Urgent outpatient visits
To satisfy the criteria for a nonhospitalized HF event, the patient must have an urgent, unscheduled office or emergency visit for HF with signs, symptoms, and diagnostic testing results identical to those already described for an HF hospitalization. The patient must also (with the exception of significant augmentation in oral diuretic therapy) require therapy similar to that previously described for an HF hospitalization. It is important to note that clinic visits for scheduled administration of HF therapies or procedures (e.g., intravenous diuretics, intravenous vasoactive agents, or mechanical fluid removal) do not qualify as nonhospitalized HF events.
The inclusion of these events in the definition will ensure optimal capture of HF events despite differences in the threshold for hospitalization worldwide and increasing pressure, especially in the United States, to reduce the number of HF hospitalizations. HF events that are not hospitalizations, if based on strict criteria, have prognostic significance similar to HF hospitalizations (28,29).
Percutaneous coronary intervention
Catheter-based cardiac procedures remain the cornerstone of diagnostic and therapeutic modalities for many patients with CAD. Although these procedures are primarily focused on coronary anatomic characteristics, invasive coronary imaging is still considered a gold standard on which the sensitivity and specificity of noninvasive diagnostic tests rely. The tools used in diagnostic invasive coronary procedures include angiography, intravascular ultrasound, and optical coherence tomography. Fractional flow reserve is increasingly utilized to assess the functional severity of anatomically intermediate coronary artery lesions to guide clinically appropriate revascularization.
PCI procedures can have mechanistic and clinical objectives. The primary mechanistic objective is to enhance myocardial blood flow by increasing coronary luminal area in significantly stenotic lesions. The clinical goals of PCI are most often targeted toward relieving (or improving) symptoms in patients with angina or improving survival and preserving left ventricular function (and reducing the risk of HF) in patients with ACS. Therapeutic devices used in interventional cardiology procedures include percutaneous transluminal coronary angioplasty balloons, cutting/scoring balloons, atherectomy devices, bare-metal stents, metallic drug-eluting stents (DES) with durable or biodegradable polymer coatings, and fully bioabsorbable drug-eluting scaffolds. Each of these interventional cardiology device types has its own expected rates of procedural and long-term performance. Over the course of the past 3 decades, device innovation has progressed to address the limitations of prior technologies: 1) bare-metal stents were developed to prevent acute recoil and abrupt vessel closure as well as negative arterial remodeling associated with percutaneous transluminal coronary angioplasty; 2) DES reduce repeat revascularization rates by inhibiting neointimal proliferation that occurs within bare-metal stents; 3) DES with biodegradable polymer coatings were produced with the hope of reducing the risk of late adverse vascular responses to permanent polymers; and 4) it is hoped that fully bioabsorbable drug-eluting scaffolds may restore normal arterial vasomotion and prevent very late restenosis associated with the presence of a permanent metallic stent. Further, substantial advances in procedural techniques and in device design have allowed operators to treat patients with increasingly complex clinical presentations and coronary lesion morphologies.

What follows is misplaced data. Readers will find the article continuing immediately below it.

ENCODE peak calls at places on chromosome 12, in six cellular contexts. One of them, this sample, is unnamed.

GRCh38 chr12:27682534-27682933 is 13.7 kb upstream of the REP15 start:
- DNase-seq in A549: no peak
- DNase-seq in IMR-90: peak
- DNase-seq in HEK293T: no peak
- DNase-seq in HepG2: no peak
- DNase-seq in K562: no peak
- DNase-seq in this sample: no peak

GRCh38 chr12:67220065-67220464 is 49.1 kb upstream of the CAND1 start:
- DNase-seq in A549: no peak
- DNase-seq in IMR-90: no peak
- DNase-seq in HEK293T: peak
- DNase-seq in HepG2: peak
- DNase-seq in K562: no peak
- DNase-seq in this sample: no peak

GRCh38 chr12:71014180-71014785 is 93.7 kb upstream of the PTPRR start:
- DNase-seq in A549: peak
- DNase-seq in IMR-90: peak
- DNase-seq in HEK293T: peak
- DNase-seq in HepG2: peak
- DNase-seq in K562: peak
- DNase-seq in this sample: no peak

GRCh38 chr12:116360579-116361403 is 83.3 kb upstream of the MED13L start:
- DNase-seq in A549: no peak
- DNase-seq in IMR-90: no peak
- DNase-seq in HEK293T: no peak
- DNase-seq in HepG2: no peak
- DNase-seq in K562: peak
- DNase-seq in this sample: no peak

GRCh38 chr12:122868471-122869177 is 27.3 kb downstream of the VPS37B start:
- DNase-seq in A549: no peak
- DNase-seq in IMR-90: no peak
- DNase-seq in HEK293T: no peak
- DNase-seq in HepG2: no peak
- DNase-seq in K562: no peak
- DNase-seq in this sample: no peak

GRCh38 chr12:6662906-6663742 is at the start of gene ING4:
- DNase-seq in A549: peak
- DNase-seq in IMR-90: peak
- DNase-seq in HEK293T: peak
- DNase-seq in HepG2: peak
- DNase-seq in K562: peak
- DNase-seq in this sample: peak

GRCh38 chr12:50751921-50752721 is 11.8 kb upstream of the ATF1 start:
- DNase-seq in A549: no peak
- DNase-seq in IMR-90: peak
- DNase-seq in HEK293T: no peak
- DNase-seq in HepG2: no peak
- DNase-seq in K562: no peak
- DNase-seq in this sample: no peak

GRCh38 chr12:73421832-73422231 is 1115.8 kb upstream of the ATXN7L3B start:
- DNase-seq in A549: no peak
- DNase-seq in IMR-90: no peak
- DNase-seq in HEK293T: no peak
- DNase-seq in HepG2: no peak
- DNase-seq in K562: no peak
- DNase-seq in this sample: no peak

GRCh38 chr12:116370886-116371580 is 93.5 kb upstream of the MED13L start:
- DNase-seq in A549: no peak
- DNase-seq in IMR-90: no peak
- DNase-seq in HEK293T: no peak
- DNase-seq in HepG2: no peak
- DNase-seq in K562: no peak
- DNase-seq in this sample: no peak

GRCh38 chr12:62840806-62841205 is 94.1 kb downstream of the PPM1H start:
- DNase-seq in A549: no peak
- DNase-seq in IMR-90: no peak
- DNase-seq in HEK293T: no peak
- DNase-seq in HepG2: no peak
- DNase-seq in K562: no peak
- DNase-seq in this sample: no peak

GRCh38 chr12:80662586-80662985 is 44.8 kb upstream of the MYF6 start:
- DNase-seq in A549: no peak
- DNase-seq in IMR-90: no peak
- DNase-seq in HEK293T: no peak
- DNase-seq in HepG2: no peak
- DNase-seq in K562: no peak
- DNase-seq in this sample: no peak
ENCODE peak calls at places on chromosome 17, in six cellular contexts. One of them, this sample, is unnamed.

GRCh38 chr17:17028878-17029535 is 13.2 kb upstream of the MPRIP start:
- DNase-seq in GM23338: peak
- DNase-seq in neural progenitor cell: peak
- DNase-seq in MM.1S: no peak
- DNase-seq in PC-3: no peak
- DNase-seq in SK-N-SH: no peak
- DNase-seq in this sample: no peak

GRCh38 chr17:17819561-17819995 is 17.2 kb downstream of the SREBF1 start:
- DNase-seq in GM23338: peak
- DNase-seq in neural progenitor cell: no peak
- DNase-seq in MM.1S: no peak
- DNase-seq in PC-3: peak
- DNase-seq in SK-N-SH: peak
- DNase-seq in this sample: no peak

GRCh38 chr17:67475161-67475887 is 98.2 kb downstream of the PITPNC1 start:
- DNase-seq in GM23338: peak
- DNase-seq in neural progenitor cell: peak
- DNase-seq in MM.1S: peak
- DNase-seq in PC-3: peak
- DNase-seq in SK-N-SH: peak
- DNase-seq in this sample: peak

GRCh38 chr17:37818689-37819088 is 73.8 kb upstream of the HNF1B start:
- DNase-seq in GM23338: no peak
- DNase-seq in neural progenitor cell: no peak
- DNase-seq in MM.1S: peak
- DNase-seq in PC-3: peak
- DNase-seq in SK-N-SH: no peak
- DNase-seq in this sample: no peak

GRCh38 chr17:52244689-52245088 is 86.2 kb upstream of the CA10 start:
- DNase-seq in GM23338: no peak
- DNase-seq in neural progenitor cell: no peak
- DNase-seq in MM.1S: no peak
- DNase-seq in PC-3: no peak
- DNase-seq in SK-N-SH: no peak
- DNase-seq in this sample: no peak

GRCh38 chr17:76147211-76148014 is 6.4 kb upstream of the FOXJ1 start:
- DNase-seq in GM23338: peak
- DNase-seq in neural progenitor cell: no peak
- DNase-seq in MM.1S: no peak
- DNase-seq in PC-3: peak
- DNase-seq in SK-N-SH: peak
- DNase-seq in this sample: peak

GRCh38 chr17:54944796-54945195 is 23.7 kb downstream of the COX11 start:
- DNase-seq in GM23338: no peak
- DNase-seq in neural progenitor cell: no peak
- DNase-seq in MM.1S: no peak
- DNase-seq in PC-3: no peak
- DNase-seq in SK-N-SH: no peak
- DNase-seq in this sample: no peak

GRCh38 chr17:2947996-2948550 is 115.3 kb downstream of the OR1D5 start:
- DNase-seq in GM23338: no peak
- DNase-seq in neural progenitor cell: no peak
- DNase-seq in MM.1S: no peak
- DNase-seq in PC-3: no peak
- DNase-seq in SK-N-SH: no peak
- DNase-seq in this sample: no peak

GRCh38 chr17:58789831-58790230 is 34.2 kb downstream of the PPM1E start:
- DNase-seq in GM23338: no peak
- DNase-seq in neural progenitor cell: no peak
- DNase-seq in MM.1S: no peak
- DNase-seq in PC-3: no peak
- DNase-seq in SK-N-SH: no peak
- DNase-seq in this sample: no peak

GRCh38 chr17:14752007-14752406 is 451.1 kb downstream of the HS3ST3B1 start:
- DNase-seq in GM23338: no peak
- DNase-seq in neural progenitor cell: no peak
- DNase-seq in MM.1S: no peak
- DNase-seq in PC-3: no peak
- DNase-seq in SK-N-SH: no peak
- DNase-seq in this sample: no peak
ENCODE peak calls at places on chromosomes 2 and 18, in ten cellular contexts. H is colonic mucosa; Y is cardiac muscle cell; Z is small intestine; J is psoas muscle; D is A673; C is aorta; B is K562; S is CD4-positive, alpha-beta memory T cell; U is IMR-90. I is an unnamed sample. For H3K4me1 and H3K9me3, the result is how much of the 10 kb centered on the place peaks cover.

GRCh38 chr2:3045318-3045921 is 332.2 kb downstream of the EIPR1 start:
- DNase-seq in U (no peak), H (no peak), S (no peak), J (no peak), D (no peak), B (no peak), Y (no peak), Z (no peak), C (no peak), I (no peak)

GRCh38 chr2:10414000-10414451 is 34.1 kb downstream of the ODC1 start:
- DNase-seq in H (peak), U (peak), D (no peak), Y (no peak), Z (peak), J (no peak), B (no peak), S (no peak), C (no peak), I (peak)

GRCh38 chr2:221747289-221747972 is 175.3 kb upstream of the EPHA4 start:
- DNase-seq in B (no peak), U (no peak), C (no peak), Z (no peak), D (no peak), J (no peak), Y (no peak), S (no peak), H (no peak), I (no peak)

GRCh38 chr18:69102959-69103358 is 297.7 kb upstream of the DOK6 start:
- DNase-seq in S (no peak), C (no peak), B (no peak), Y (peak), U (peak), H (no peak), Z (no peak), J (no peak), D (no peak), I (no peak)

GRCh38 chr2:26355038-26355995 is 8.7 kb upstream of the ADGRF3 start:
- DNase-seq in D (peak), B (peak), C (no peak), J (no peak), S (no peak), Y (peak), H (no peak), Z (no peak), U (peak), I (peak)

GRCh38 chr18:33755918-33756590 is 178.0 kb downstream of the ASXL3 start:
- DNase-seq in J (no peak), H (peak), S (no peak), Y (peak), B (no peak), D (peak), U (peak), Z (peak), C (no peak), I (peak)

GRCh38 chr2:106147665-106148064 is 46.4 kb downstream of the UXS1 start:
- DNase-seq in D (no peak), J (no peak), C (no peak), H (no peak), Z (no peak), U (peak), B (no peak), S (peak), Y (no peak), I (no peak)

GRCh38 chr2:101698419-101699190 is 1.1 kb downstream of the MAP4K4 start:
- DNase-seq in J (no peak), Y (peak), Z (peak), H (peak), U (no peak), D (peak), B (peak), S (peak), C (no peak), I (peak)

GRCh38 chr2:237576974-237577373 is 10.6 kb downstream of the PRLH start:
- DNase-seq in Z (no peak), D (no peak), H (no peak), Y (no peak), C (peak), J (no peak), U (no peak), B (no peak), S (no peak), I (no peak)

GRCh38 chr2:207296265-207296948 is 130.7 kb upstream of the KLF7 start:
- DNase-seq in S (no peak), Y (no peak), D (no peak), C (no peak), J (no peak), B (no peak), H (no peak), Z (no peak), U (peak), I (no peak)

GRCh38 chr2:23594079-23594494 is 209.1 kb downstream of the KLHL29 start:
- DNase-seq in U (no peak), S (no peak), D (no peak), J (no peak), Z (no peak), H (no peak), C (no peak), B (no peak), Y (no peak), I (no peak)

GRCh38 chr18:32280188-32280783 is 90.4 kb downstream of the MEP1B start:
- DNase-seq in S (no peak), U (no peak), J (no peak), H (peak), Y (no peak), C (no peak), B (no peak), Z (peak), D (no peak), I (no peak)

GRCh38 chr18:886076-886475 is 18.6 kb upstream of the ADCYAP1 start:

In clinical trials enrolling patients with established CAD or CV risk factors, it is expected that many patients will have coronary events or symptoms suggestive of coronary insufficiency during the course of the study. Many of these patients will undergo invasive coronary artery assessments and catheter-based interventions. Because of the heterogeneity of clinical presentations and the types of coronary interventions, a common set of interventional cardiology clinical and anatomic event definitions provide a uniform language and approach for clinical study data capture. Importantly, ascertainment of specific data elements depends on the type and objectives of the clinical trial itself. For example, a study examining 2 coronary revascularization strategies (e.g., PCI vs. CABG or an investigational DES vs. an approved DES) would be expected to collect highly detailed coronary artery anatomic and revascularization procedural data to assess the comparative safety and effectiveness of the treatment groups. Conversely, much less granular anatomic and revascularization procedural information would be needed in a trial of an investigational diabetes or HF drug in patients with established CAD.